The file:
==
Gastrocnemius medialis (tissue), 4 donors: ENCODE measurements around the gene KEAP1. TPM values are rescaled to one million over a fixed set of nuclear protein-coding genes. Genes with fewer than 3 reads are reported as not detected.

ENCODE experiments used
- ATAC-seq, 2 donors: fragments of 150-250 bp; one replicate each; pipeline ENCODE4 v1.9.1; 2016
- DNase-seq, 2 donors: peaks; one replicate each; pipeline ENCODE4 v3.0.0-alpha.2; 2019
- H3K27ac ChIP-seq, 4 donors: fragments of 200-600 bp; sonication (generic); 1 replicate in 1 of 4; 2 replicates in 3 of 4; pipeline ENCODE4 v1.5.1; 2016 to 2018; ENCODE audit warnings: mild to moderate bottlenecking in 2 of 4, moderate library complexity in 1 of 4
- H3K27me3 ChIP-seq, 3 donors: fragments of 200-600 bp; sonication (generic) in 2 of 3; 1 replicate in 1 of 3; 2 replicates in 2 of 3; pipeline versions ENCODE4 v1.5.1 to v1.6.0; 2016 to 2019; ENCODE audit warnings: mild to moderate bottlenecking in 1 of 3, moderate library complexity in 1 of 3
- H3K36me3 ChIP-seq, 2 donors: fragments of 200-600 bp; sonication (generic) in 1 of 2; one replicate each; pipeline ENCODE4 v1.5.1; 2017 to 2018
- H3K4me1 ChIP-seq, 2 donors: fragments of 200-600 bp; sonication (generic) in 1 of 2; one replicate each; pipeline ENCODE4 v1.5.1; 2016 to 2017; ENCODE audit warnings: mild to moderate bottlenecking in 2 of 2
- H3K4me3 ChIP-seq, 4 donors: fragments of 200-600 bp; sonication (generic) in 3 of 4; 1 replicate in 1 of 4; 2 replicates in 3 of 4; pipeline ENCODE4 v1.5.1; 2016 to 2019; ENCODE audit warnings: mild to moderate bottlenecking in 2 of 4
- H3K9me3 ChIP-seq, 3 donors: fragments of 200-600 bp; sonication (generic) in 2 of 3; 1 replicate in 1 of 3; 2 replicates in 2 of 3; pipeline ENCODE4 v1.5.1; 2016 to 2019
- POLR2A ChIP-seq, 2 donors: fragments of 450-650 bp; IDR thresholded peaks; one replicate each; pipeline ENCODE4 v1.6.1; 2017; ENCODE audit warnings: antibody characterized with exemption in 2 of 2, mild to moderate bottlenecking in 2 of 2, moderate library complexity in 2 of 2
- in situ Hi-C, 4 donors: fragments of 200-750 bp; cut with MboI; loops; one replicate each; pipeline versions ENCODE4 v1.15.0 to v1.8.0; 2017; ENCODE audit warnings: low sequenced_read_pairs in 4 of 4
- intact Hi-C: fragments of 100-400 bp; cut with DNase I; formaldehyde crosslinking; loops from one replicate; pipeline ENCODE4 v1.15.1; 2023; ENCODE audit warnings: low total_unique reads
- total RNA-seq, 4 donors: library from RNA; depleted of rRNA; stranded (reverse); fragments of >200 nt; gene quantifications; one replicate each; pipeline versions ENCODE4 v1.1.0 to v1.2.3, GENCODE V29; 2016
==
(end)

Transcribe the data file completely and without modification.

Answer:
Gastrocnemius medialis (tissue), 4 donors: ENCODE measurements around the gene KEAP1. TPM values are rescaled to one million over a fixed set of nuclear protein-coding genes. Genes with fewer than 3 reads are reported as not detected.

ENCODE experiments used
- ATAC-seq, 2 donors: fragments of 150-250 bp; one replicate each; pipeline ENCODE4 v1.9.1; 2016
- DNase-seq, 2 donors: peaks; one replicate each; pipeline ENCODE4 v3.0.0-alpha.2; 2019
- H3K27ac ChIP-seq, 4 donors: fragments of 200-600 bp; sonication (generic); 1 replicate in 1 of 4; 2 replicates in 3 of 4; pipeline ENCODE4 v1.5.1; 2016 to 2018; ENCODE audit warnings: mild to moderate bottlenecking in 2 of 4, moderate library complexity in 1 of 4
- H3K27me3 ChIP-seq, 3 donors: fragments of 200-600 bp; sonication (generic) in 2 of 3; 1 replicate in 1 of 3; 2 replicates in 2 of 3; pipeline versions ENCODE4 v1.5.1 to v1.6.0; 2016 to 2019; ENCODE audit warnings: mild to moderate bottlenecking in 1 of 3, moderate library complexity in 1 of 3
- H3K36me3 ChIP-seq, 2 donors: fragments of 200-600 bp; sonication (generic) in 1 of 2; one replicate each; pipeline ENCODE4 v1.5.1; 2017 to 2018
- H3K4me1 ChIP-seq, 2 donors: fragments of 200-600 bp; sonication (generic) in 1 of 2; one replicate each; pipeline ENCODE4 v1.5.1; 2016 to 2017; ENCODE audit warnings: mild to moderate bottlenecking in 2 of 2
- H3K4me3 ChIP-seq, 4 donors: fragments of 200-600 bp; sonication (generic) in 3 of 4; 1 replicate in 1 of 4; 2 replicates in 3 of 4; pipeline ENCODE4 v1.5.1; 2016 to 2019; ENCODE audit warnings: mild to moderate bottlenecking in 2 of 4
- H3K9me3 ChIP-seq, 3 donors: fragments of 200-600 bp; sonication (generic) in 2 of 3; 1 replicate in 1 of 3; 2 replicates in 2 of 3; pipeline ENCODE4 v1.5.1; 2016 to 2019
- POLR2A ChIP-seq, 2 donors: fragments of 450-650 bp; IDR thresholded peaks; one replicate each; pipeline ENCODE4 v1.6.1; 2017; ENCODE audit warnings: antibody characterized with exemption in 2 of 2, mild to moderate bottlenecking in 2 of 2, moderate library complexity in 2 of 2
- in situ Hi-C, 4 donors: fragments of 200-750 bp; cut with MboI; loops; one replicate each; pipeline versions ENCODE4 v1.15.0 to v1.8.0; 2017; ENCODE audit warnings: low sequenced_read_pairs in 4 of 4
- intact Hi-C: fragments of 100-400 bp; cut with DNase I; formaldehyde crosslinking; loops from one replicate; pipeline ENCODE4 v1.15.1; 2023; ENCODE audit warnings: low total_unique reads
- total RNA-seq, 4 donors: library from RNA; depleted of rRNA; stranded (reverse); fragments of >200 nt; gene quantifications; one replicate each; pipeline versions ENCODE4 v1.1.0 to v1.2.3, GENCODE V29; 2016